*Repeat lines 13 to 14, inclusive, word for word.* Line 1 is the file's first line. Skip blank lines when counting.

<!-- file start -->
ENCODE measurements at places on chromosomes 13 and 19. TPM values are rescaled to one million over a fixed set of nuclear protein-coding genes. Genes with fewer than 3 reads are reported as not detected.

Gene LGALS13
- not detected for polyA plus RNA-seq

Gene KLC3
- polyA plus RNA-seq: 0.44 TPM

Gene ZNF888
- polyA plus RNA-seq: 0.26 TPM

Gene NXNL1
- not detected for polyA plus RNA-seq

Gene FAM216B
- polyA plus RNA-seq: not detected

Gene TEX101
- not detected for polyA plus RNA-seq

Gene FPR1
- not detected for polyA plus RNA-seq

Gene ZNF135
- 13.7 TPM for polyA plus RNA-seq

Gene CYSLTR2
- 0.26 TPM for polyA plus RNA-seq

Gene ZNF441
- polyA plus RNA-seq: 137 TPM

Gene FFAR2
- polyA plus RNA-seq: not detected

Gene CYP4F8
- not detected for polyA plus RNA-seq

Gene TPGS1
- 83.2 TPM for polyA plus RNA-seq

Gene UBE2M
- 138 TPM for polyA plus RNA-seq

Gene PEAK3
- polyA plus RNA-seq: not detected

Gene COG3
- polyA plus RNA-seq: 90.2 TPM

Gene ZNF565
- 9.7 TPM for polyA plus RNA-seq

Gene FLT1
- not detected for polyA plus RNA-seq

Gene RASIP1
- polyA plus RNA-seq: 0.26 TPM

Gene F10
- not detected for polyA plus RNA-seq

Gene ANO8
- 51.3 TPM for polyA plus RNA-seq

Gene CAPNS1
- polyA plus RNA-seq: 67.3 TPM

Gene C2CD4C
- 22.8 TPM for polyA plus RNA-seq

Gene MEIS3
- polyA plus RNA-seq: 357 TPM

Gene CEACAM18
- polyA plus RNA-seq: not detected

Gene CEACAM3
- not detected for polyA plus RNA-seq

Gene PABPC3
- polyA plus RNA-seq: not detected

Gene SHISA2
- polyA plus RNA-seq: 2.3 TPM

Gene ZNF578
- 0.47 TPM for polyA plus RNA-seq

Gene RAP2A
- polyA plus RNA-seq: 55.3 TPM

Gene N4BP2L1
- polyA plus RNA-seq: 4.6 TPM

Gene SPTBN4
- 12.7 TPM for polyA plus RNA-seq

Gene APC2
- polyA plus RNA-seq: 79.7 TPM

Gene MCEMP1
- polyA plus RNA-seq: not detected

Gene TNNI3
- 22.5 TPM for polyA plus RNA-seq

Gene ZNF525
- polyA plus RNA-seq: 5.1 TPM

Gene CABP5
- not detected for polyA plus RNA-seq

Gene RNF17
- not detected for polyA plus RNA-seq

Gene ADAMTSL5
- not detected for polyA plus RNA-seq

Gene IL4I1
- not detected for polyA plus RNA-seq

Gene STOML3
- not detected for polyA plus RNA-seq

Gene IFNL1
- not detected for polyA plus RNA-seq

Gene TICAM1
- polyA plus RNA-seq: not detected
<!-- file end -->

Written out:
- not detected for polyA plus RNA-seq

Gene FPR1